How to Become a Gunsmith in 5 Steps

Explore the career requirements for gunsmiths. Get the facts about training requirements, salary and career outlook and job duties to determine if this is the right career for you. Schools offering Gunsmithing degrees can also be found in these popular choices.

Career Information At a Glance

Get the facts about what a gunsmith does and how to obtain the training needed to work in this role. While specific career data on gunsmiths isn't available, this field is listed among 'precision, production, craft and repair occupations- mechanics and repairers', according to the U.S. Bureau of Labor Statistics. The career details are highlighted in the table below.

Training Required Apprenticeship or postsecondary courses, diploma or associate's degree
Education Field of Study Gunsmithing
Key Responsibilities Inspect, repair and clean weapons; provide training on firearm use; maintain inventory of weapons and accessories
Licensure Federal firearms license is required to build or sell firearms
Job Growth (2012-2022) 3%-7% (for all precision instrument and equipment repairers)*
Median Hourly Salary (2014) $15 (for all gunsmiths)**

Sources: *U.S. Bureau of Labor Statistics, **

What Is a Gunsmith?

Gunsmiths are engaged in a variety of activities related to firearms, including fabricating, assembling, disassembling, cleaning, troubleshooting, engraving, customizing, selling and repairing. In this career, you can choose to specialize in one or a few of these areas. You may pick up skills informally before pursuing a professional career, but you may also complete an associate's degree program in gunsmithing before entering the workforce.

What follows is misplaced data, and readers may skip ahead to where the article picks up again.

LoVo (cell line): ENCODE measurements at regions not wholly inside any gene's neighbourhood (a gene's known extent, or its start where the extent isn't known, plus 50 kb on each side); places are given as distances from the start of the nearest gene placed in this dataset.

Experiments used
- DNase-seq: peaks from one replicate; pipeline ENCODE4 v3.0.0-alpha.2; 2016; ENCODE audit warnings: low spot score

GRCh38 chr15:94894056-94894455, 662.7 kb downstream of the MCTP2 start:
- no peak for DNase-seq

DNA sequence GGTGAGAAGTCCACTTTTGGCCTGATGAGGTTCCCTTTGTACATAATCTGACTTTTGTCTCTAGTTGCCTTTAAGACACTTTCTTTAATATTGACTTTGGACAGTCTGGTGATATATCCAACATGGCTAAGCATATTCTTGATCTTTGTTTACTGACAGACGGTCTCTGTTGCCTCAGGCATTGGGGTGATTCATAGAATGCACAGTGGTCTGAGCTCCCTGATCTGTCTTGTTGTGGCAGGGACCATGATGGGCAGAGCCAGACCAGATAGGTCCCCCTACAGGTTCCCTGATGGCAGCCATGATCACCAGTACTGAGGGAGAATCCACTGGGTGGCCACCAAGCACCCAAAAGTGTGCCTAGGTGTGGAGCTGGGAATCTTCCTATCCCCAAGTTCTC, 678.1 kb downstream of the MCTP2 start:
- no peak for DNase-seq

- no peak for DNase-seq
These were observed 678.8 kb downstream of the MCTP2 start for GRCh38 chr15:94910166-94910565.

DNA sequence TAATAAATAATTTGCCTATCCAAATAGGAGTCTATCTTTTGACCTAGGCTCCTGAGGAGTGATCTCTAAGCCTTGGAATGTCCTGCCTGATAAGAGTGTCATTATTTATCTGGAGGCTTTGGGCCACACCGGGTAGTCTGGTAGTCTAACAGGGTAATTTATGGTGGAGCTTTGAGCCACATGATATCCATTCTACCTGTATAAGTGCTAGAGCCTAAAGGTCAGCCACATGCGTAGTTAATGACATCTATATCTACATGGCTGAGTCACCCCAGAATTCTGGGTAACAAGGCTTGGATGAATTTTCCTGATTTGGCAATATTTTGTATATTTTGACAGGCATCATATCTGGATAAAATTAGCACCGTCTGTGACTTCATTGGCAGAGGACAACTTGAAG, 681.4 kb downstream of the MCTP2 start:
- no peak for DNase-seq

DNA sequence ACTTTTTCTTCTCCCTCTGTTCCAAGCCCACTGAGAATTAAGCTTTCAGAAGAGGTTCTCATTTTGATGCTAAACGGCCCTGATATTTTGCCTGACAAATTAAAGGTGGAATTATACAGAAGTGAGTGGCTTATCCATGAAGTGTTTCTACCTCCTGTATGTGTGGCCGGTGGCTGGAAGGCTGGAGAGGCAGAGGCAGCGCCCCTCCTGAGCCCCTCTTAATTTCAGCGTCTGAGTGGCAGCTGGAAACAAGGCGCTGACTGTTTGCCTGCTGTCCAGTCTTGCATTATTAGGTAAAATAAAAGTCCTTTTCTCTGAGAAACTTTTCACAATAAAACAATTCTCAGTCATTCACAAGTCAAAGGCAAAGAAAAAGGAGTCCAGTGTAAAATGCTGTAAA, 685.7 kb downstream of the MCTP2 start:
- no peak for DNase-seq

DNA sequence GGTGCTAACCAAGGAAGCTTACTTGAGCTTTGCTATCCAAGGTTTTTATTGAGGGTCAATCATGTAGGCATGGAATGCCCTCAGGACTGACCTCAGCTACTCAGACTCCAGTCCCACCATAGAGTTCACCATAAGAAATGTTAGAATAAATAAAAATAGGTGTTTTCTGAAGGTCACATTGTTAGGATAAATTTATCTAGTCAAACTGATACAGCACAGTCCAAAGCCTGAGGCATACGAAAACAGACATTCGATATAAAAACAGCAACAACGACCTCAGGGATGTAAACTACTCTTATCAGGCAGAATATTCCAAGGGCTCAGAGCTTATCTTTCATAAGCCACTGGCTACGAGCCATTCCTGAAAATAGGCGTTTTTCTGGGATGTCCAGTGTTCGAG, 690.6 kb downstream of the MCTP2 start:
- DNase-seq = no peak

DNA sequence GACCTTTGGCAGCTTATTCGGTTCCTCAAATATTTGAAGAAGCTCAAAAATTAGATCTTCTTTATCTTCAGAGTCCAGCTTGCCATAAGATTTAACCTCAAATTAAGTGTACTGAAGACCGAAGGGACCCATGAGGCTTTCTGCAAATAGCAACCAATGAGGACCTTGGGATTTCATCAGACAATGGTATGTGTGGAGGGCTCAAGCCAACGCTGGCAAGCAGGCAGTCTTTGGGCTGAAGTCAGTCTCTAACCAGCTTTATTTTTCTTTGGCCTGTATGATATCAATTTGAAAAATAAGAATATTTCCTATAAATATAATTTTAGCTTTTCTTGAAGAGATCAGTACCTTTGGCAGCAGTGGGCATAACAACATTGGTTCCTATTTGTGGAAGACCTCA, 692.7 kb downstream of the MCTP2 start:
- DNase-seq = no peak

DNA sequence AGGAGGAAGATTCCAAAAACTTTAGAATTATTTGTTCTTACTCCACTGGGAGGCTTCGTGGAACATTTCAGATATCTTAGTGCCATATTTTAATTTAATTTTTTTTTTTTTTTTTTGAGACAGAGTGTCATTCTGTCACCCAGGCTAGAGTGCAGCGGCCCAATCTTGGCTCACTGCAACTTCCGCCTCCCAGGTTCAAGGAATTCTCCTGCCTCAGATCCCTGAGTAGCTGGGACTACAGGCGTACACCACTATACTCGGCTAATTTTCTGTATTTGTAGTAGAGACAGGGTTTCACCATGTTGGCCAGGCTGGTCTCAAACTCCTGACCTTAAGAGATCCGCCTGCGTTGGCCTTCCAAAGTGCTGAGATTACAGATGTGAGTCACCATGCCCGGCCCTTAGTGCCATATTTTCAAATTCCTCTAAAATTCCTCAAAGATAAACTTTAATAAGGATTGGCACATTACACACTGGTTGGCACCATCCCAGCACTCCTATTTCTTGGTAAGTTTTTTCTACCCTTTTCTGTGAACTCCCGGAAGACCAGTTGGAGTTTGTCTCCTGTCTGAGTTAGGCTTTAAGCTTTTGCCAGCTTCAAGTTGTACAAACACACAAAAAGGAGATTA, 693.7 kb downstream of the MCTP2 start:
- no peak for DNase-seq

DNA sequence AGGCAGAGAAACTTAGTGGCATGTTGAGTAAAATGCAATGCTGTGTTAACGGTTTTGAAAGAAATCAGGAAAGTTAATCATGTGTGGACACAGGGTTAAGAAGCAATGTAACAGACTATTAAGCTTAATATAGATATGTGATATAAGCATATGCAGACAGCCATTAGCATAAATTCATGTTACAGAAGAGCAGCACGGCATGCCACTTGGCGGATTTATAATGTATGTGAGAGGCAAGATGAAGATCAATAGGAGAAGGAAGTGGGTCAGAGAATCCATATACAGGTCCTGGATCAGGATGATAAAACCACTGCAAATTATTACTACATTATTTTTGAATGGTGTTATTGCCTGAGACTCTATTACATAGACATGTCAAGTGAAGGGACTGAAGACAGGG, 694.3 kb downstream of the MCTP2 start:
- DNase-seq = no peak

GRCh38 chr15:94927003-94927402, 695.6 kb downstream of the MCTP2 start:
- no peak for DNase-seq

Step One: Take Courses to Learn Gunsmithing Skills

You may want to acquire skills in general machining and using hand tools such as grinding, polishing, sanding, chiseling and filing before entering an apprenticeship or a formal training program. You may also consider taking courses in machine tool processes, ballistics, metallurgy, report writing, drafting, algebra and woodworking. You may find these courses in high school or through attending a technical school.

Step Two: Gain Experience

You may work with a gunsmith as a helper or assistant. Even part-time work will help you gain useful skills. Alternatively, you may find a gunsmith who will let you observe his or her work. You may pick up on the basic skills, such as being detail-oriented, having patience and having steady hands, which gunsmiths need.

Step Three: Complete Formal Training or an Apprenticeship

Many aspiring gunsmiths enroll in formal training programs offered by community colleges or trade schools. These formal programs typically lead to a diploma or an associate's degree in gunsmithing. The NRA (National Rifle Association) offers short-term, non-credit courses for individuals interested in becoming gunsmiths. Gunsmithing is a registered apprenticeship in the United States and programs are usually offered through each state's apprenticeship program.

Step Four: Check Licensure Requirements

Depending on what activities you plan to engage in as a gunsmith, you may need to hold a government-issues license. According to the U.S. Bureau of Alcohol, Tobacco, Firearms and Explosives (ATF), gunsmiths who either sell or build firearms must obtain a federal firearms license (FFL) license as dealers or manufacturers, respectively ( In addition, cities, townships and counties may have specific laws regarding licensing requirements.

Step Five: Apply for Jobs

After you have received the necessary training and licensure, you will be ready to get a job as a licensed gunsmith. Licensed gunsmiths find work at gun shops, armories or firearms distributors and manufacturers.

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